Intimations of mortality
by Manuel L. Quezon III
AS this is being written, Raul Roco has yet to arrive. I don’t know whether he will bring glad or somber tidings about his health. Whatever the news, at least rumor will be replaced with facts.
One of Roco’s most ardent supporters is my aunt, Nini Quezon Avancena. While I haven’t had a chance to speak to her about her views concerning the developments regarding Roco’s health, her continued support gave me pause for thought.
Of all people, my aunt (and my father, were he still alive), would know what it’s like to have a politician saddled with ill health. I believe my aunt remembers her father as healthy and strong, but my father grew up with the ups and downs that inevitably accompanied his father’s tuberculosis. Chronic illness didn’t prevent their father from seeking office, or exercising the powers of the presidency, even when laid low by fevers and weakness.
In fact, their father turned his illness into an advocacy, mobilizing government support for the Santol Sanitorium (later the Quezon Institute), a cause my aunt has been involved in since she reached adulthood. My father observed that his father’s tuberculosis did affect his father’s temperament: TB was considered inevitably fatal, and a politician afflicted with it is susceptible to being obsessed with their posthumous fame. My father once advised me to study the life of Mohammed Ali Jinnah, the father of Pakistan, as an instructive parallel to the life of his father. Both men stubbornly clung to power and pushed forward the independence of their countries partly out of the desire to be the first independent president of their country.
Most politicians have a mystical belief in destiny. They realize that their moment comes only once; and that when that moment comes, they must seize it, regardless of their personal circumstances. Sometimes that moment comes when the politician’s health has been ruined. Manuel Roxas, according to a doctor uncle, was widely viewed by doctors as virtually uninsurable when he ran for president in 1946. He had developed chronic heart disease as a prisoner of war and used his weak heart as an excuse to minimize his cooperation with the Japanese.
In contrast, Sergio Osmena, though over a decade older than Roxas, was in the pink of health but increasingly deaf. The irony is that this fostered the belief (fanned by his political opponents) that he was senile and incapable of handling the problems of the countryWhat was important to Roxas’s supporters was that Roxas was younger, more vigorous, and more aggressive. This perception was enough to elect him president. . A further irony is that Osmena ended up outliving Roxas by over a decade.
When Roxas died, Elpidio Quirino was at sea, recovering from a heart attack. His ill-fated reelection campaign against Ramon Magsaysay foundered in part because Quirino ended up having to be confined at Johns Hopkins hospital in Washington at the height of the campaign. This was a politically fatal situation in comparison to the younger and extremely vigorous Magsaysay, whose every leap over a ditch served to underline the difference in health between the incumbent and himself. And yet, Magsaysay, healthy as an ox, died in a plane crash before his fiftieth birthday and the end of his first term.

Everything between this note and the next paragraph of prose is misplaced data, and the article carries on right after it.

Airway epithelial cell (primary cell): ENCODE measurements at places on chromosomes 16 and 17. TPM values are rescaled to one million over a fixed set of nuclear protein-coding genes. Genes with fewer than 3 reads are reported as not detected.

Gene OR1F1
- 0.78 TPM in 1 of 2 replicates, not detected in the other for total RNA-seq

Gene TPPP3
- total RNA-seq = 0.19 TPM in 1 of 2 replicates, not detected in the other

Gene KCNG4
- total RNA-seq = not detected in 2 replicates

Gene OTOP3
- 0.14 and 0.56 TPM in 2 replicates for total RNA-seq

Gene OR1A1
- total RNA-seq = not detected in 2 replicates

There is nothing wrong with electing a person with an ailment. It is preferable that the electorate knows of the ailment, but an argument can be made for keeping it secret if it won’t affect the leader’s judgment or abilities. Or if there is a commitment on the part of the leader to relinquish power should his health prove detrimental to the public good. Unfortunately, human nature and power being what they are, rules must be in place to make sure that hard-headed leaders don’t insist on clinging to power when their health gets in the way of responsibly wielding power. That is why our Constitution adopted similar provisions in the U.S. Constitution that permits the cabinet to put the president on forced leave, so to speak, in the case of illness or mental or physical incapacity. The Americans were reacting to the case of Woodrow Wilson who suffered a stroke and clung on to power by being sequestered in the White House, leaving his wife to run the government.
In our case, there is the example of Ferdinand Marcos, who, as dictator, had no vice president to make acting president the way Quezon made Osmena acting president at various points in 1943-44. Our national trauma under Marcos, who disappeared from view at various crucial times due to failing health, but who refused to clearly spell out a line of succession (out of fear it might worsen the infighting between the Imelda-Ver and Enrile camps and so on), has made the public paranoid about the state of our president’s health.
This is a paranoia born of the past but irrelevant in the present. The Constitution clearly ordains a line of succession, and there is a designated substitute for the president –the vice president. To my mind, therefore, the state of a candidate’s health, or that of a president, is more about what the handling of health issues says about the character of a leader, than it does any real political issues. Sick people are living longer and longer, if they have proper care; and we all know many cases of extremely healthy people suddenly dying due to freak accidents or strange diseases. Any person elected president could die at any time; while the stories of leaders throughout history are full of examples of leaders who have benefited from the introspection that chronic illness can bring.
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